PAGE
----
Excellent though it may be in heavy traffic, the Zeal is certainly not one that can take on highways of any sort. It’s not even something you should try. We did manage to get it up to 52Kmph but it took its own sweet time getting there. The Zeal feels most comfortable under 35Kmph.
And now we come to the heart of the scooter, the battery. The Zeal has a 6V/30 Ah battery fitted to it with two charging methods. Method one is charging the scooter directly using its charger that plugs in under the seat. Or, (and this is what we suspect most people in India would do) you can remove the battery and take it home and charge it using the charger if outlets are unavailable where you park. The second method may sound more convenient, but you should probably know that the battery is quite heavy and removing it is not the most streamlined of affairs. But still, it is great to have that option.
When it comes to how much distance you can cover on a full charge… well, there are two figures… because there are two modes, obviously. In low power mode, where acceleration is gentle and the top speed ranges anywhere from 35-40kmph, we got a good 67km. While in high power mode where, yes, you guessed it, acceleration is more immediate and top speed is anywhere from 45-52kmph, we got a respectable 56km.
The speed and battery figures are actually quite good for a scooter in this class. But, let’s be honest, it’s not for everyone. It should also be noted that it works best when fully charged with acceleration and top speed figures reducing with every bar that drops in battery.
The ideal user for the Zeal would be a college student who does not need to commute more than 10-12 km a day within city limits and, if possible, weighing not more than 55kg. A very niche buyer to be sure!
On the other hand, for the vast majority of the populous, who weigh more than 55kg and need to commute long distances within the city and on highways, it’s a tough sell.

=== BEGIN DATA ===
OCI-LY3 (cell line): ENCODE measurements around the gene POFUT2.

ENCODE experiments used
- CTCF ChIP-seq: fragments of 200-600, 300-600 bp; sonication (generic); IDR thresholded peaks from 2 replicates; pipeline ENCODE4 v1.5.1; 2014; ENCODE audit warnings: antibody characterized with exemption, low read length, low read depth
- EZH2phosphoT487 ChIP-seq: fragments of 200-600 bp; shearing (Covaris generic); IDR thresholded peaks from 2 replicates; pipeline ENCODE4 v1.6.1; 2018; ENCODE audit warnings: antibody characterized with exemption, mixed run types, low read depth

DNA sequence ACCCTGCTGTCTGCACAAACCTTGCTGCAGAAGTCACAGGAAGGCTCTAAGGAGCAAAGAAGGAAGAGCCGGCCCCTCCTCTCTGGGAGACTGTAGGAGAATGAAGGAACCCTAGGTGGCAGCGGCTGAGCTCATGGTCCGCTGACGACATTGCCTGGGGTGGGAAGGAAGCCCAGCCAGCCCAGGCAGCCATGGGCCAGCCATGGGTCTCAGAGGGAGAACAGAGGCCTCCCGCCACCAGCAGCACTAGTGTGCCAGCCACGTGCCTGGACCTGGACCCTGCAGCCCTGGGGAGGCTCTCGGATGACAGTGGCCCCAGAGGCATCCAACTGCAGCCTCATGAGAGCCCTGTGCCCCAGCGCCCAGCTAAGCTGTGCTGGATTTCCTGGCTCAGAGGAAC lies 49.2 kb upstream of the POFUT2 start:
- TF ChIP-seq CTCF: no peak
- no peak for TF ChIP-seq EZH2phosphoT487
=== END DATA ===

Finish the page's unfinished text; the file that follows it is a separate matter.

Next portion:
Like most scooters in this price range, the Zeal is pretty bare-bones when it comes to features. But it does have a couple worth mentioning. First off, it has two horns — one for each thumb. And in a city like Mumbai, it’s the most useful tool considering how silent it is. It’s one of the most essential features to keep you from getting into a crash with a pedestrian who has wandered into your lane because he didn’t hear you. No joke.
Secondly, the Zeal has a smart key. You can activate or deactivate the alarm systems using this key. The alarm system itself is quite sensitive, making it a must have feature on any scooter these days, considering all the people who taper with vehicles inadvertently and even treat it as a park bench to lounge on these days. You can also use the smart key to start the scooter without turning the key the old fashioned way, essentially giving you key-less go.
While on the subject of features, we should probably also mention the features it lacks. For instance, the battery indicator is displayed in bars rather than percentage, which would ease range anxiety. And although it may seem like asking for too much, it would be nice if the Zeal could display the distance before the battery dies.
Compared to how much of an improvement the Zeal is to the electric scooter we tested last year, we can safely tell you that it’s a significant improvement. It’s not yet in direct competition with similarly priced fuel-powered scooters, but it is on its way and might even surpass them in a couple of years.
For now, it can appeal to a very niche crowd. The crowd that does not need to commute much, the crowd that commutes only within the city and the crowd that does not want to contribute to polluting the city air. And those who buy it, might even end up enjoying it!